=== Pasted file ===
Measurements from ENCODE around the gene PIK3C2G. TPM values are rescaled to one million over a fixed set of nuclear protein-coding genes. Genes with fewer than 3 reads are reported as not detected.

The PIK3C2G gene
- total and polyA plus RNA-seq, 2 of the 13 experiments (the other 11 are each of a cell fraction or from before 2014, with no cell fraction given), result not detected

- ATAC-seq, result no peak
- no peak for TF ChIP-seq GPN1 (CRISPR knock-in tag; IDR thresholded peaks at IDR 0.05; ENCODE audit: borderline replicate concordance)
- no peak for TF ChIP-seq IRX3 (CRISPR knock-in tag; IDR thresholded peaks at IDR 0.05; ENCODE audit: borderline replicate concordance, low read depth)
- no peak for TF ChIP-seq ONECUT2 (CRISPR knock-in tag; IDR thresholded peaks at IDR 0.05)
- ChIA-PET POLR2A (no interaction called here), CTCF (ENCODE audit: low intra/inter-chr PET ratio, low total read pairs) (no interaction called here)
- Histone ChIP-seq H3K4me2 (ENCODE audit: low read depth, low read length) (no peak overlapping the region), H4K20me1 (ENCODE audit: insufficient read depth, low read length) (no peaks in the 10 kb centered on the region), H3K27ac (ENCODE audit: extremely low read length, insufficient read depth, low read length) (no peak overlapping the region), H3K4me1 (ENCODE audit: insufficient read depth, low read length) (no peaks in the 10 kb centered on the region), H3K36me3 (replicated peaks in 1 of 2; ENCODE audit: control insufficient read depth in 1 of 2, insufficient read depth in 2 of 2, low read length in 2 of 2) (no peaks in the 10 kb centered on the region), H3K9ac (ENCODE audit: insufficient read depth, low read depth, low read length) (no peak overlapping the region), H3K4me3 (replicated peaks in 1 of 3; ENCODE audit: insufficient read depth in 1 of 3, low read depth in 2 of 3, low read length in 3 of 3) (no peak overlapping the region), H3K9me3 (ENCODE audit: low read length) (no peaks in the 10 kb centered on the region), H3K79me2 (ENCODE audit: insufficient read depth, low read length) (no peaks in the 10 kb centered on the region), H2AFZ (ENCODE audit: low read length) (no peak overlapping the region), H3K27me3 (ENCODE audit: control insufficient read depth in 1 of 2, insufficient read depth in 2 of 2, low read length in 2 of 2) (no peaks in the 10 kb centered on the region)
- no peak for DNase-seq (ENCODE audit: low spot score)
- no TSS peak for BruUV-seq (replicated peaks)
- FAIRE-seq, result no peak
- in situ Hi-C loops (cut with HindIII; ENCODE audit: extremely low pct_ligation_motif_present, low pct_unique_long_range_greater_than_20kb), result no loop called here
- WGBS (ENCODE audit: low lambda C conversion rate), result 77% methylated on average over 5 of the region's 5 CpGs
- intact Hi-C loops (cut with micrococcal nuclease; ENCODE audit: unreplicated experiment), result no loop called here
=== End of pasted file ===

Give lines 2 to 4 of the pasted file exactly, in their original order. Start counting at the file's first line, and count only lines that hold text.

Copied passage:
The PIK3C2G gene
- total and polyA plus RNA-seq, 2 of the 13 experiments (the other 11 are each of a cell fraction or from before 2014, with no cell fraction given), result not detected

- ATAC-seq, result no peak